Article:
Get to the table, end homelessness
Read this article for free:
Already have an account? Log in here »
To continue reading, please subscribe with this special offer:
All-Access Digital Subscription
$1.50 for 150 days*
- Enjoy unlimited reading on winnipegfreepress.com
- Read the E-Edition, our digital replica newspaper
- Access News Break, our award-winning app
- Play interactive puzzles
*Pay $1.50 for the first 22 weeks of your subscription. After 22 weeks, price increases to the regular rate of $19.00 per month. GST will be added to each payment. Subscription can be cancelled after the first 22 weeks.
Hey there, time traveller!
This article was published 05/05/2014 (3140 days ago), so information in it may no longer be current.
Spearheaded by United Way’s Winnipeg Poverty Reduction Council (WPRC), the newly created 10-year plan to end homelessness in Winnipeg is the right approach and a long-awaited move the downtown business community applauds.
We can end homelessness. There is a way to move forward. This plan — created after consulting cities from all across North America, considering indigenous perspectives, insights from social agencies working on the front lines and the voice of the business community — will help reduce the number of individuals who are homeless, whether they are living in shelters or in transient housing.
Now and over the next decade, the real work must begin. Government and the private sector will need to roll up their sleeves and work together to implement the plan’s recommendations.
This announcement could not have come at a better time. Five years ago, the federal government funded a Canada-wide research demonstration project called At Home/Chez Soi with the “housing first” philosophy — that a homeless individual needs a roof over their head before they can deal with other challenges. In Winnipeg, this funding helped over 200 chronically homeless individuals suffering with mental-health issues get off the street and into a stable, permanent home and connected them with a network of service providers to support, nurture and provide accountability. While the program proved successful, the funding ran out. The plan created by the WPRC confirms the need for housing first.
Four years ago, the Downtown BIZ brought its voice to the table. After witnessing this issue first-hand, along with the strain created on fire, police and medical services in assisting people day by day, corner by corner, we issued a challenge to the corporate community. We asked CEOs and community leaders to step up as part of our CEO Sleepout, to help support the work of the non-profit sector, intensify the conversation around homelessness and challenge government to press forward on long-term solutions to this issue. Through the inspiring words and example of Sleepout participant Tim Richter, president of the Canadian Alliance to End Homelessness, we showed what cities such as Calgary are doing, and proved that progress can be made and we should not be afraid to set a bold goal such as ending homelessness.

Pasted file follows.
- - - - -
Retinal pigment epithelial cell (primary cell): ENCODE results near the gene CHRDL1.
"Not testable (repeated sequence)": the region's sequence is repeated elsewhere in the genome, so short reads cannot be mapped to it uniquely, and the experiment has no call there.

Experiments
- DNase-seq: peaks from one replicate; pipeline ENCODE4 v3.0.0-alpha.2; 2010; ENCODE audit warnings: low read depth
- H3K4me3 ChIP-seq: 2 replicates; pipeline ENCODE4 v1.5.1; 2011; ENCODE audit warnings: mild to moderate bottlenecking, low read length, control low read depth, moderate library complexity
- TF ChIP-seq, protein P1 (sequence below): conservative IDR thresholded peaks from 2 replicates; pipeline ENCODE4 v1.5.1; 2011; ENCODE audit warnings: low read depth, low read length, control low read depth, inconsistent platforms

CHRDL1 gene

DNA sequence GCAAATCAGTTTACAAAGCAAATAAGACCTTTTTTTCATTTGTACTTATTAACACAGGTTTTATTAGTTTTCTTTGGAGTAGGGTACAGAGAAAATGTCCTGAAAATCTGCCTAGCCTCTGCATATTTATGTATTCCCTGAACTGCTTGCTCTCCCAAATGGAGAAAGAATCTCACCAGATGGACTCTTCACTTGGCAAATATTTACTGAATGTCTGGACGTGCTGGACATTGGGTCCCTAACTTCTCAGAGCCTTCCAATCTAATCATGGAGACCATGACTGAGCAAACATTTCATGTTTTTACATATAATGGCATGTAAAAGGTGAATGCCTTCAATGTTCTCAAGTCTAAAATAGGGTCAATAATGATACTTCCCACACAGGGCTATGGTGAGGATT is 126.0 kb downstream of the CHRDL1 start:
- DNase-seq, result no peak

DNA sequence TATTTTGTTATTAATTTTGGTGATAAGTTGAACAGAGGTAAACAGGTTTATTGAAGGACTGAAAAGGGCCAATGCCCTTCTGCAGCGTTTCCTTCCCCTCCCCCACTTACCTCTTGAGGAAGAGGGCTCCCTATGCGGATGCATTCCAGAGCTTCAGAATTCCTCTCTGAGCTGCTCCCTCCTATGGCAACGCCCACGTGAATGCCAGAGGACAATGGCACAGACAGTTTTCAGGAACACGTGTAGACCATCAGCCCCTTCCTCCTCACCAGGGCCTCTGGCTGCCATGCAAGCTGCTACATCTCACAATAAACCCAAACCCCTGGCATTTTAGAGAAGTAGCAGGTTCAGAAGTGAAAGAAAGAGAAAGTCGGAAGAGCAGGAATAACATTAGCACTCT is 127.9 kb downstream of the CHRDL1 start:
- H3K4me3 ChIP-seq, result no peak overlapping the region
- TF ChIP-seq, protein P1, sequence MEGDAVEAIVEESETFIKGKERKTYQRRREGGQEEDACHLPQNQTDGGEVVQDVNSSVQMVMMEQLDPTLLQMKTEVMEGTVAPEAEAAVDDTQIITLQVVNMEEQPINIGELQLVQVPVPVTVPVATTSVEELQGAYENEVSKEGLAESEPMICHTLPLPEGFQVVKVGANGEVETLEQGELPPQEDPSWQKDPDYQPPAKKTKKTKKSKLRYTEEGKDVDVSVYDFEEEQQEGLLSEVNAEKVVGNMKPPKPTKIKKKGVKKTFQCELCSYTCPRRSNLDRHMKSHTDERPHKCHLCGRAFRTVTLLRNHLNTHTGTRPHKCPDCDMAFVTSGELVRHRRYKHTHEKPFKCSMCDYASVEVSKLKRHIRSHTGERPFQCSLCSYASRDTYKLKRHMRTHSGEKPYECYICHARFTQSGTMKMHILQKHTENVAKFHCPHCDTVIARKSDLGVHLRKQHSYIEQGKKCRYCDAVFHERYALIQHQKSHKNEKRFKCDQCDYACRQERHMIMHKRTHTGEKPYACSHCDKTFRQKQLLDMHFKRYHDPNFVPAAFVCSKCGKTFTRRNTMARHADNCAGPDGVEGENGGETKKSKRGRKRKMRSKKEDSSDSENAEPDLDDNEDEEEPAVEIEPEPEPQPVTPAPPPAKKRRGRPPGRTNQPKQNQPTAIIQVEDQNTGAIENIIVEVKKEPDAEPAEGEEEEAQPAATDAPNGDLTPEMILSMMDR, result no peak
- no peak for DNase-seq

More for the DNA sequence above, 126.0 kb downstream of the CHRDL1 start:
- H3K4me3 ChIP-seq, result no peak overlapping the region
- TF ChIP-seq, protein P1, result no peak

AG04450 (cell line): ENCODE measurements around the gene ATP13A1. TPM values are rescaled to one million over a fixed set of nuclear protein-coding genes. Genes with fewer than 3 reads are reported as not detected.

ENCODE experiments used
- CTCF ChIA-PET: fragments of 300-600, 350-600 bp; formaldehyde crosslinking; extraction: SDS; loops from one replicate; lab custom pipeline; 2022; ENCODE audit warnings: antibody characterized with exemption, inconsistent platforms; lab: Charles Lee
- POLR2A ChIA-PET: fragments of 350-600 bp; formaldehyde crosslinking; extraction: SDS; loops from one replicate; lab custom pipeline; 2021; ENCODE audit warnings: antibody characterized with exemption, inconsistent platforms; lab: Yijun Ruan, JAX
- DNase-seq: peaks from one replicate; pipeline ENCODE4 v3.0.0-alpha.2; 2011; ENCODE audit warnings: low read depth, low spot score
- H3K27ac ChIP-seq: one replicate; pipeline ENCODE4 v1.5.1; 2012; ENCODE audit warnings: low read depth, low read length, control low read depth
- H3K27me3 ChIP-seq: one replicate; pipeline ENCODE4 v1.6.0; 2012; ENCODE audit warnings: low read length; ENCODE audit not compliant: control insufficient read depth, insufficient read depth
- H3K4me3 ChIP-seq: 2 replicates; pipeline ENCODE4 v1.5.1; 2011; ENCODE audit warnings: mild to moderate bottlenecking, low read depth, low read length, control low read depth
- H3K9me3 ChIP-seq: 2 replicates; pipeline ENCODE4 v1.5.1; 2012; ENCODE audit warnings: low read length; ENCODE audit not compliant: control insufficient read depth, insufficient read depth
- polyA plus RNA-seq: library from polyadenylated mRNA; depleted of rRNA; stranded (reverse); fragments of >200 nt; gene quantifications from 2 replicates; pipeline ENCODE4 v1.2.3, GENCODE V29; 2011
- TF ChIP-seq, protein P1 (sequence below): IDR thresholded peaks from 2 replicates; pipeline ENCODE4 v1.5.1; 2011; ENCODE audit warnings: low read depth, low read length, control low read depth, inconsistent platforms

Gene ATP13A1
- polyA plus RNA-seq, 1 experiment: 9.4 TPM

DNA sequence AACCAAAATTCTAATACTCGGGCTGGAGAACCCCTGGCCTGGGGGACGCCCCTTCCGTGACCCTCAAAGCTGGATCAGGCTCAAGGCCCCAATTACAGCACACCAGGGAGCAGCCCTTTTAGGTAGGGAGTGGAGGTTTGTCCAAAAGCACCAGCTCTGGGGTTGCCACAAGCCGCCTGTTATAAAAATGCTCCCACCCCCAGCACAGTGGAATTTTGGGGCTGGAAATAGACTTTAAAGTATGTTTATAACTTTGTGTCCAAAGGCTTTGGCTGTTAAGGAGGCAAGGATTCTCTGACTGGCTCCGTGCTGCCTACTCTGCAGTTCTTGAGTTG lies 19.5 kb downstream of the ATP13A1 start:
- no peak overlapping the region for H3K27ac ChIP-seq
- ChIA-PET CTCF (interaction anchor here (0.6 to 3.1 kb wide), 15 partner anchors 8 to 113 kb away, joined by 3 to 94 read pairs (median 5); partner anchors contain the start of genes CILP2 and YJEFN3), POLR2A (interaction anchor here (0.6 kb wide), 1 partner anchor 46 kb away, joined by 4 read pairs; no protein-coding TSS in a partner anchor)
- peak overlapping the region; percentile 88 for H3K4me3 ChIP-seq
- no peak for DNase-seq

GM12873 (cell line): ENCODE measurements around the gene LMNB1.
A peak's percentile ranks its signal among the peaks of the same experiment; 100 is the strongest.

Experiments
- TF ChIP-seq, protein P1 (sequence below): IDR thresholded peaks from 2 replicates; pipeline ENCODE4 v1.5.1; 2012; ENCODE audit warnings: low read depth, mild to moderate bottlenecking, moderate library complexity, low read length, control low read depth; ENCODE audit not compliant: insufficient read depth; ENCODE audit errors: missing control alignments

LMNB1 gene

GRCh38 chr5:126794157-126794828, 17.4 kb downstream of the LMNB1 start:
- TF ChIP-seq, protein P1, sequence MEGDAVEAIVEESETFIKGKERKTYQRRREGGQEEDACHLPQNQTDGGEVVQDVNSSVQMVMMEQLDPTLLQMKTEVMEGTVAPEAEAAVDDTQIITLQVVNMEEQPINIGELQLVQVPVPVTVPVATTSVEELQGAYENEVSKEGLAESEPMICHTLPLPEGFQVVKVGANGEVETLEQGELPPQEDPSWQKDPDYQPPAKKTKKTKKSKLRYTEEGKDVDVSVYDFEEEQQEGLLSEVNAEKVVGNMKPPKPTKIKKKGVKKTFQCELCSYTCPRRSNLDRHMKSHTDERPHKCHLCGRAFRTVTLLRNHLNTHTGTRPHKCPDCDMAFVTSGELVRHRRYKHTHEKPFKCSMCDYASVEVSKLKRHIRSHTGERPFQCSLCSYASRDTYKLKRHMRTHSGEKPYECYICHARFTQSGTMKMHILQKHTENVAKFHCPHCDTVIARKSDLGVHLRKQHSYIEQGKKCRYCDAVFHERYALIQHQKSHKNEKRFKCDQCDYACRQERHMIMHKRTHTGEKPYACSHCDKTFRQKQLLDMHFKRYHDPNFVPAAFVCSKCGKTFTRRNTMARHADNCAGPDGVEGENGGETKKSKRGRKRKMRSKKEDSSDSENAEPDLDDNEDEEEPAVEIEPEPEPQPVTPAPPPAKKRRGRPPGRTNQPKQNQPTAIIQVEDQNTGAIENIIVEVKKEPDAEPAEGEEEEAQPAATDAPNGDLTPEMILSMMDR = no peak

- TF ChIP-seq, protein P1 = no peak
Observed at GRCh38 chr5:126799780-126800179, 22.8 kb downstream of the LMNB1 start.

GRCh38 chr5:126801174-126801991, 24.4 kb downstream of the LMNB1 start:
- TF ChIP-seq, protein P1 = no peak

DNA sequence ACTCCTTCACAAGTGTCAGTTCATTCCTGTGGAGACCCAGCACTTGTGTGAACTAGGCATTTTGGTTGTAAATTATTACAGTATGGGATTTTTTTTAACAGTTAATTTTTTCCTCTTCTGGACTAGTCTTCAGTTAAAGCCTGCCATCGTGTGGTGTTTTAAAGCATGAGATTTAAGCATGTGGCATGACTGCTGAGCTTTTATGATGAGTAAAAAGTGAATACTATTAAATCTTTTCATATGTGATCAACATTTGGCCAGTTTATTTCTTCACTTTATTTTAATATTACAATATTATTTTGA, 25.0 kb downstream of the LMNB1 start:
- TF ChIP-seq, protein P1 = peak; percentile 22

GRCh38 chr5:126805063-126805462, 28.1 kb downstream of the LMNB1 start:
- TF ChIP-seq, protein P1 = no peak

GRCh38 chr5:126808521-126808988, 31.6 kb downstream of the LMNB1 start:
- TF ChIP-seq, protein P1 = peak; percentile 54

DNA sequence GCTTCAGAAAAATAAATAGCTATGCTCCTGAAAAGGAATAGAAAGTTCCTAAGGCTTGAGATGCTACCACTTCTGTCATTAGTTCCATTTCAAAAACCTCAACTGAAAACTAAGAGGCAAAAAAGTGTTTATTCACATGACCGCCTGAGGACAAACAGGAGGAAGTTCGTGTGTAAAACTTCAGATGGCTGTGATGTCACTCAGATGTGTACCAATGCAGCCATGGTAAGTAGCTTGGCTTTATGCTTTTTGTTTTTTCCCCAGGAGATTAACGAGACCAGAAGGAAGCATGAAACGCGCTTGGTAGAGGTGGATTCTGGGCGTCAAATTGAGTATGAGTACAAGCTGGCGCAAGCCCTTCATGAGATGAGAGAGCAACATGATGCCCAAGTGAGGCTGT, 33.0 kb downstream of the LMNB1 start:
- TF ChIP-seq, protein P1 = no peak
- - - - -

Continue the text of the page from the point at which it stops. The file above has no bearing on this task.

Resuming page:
So why has it taken so long to get here? The fact is the community, be it the business community or the non-profit sector, often has the ability to move more quickly than can public policy. That’s why this group, a coalition of community leaders working together through an arm’s-length foundation, is the right tool to quicken the pace of change and leverage private resources, which government can’t. Government administrations and agendas may change, but an arm’s-length foundation will survive and continue to push forward.
By endorsing this plan, government leadership has already taken a huge step. It’s a statement of faith in the community. An established organization such as United Way has credibility and capacity. The private- and public-sector chairmen and chairwomen of the WPRC are champions who can mobilize and bring these two groups together. No one institution holds the answer to homelessness — we all need to own the problem and commit to solutions.
The downtown business community believes the future of our city and our downtown lies in tackling this issue. We can make a better city and a better downtown by simply helping people who are homeless in a progressive way: providing a home, helping them keep it and providing support in dealing with their challenges.
The table is set. It’s time for government and community to sit down and get going.
Stefano Grande is the executive director of the Downtown Winnipeg BIZ.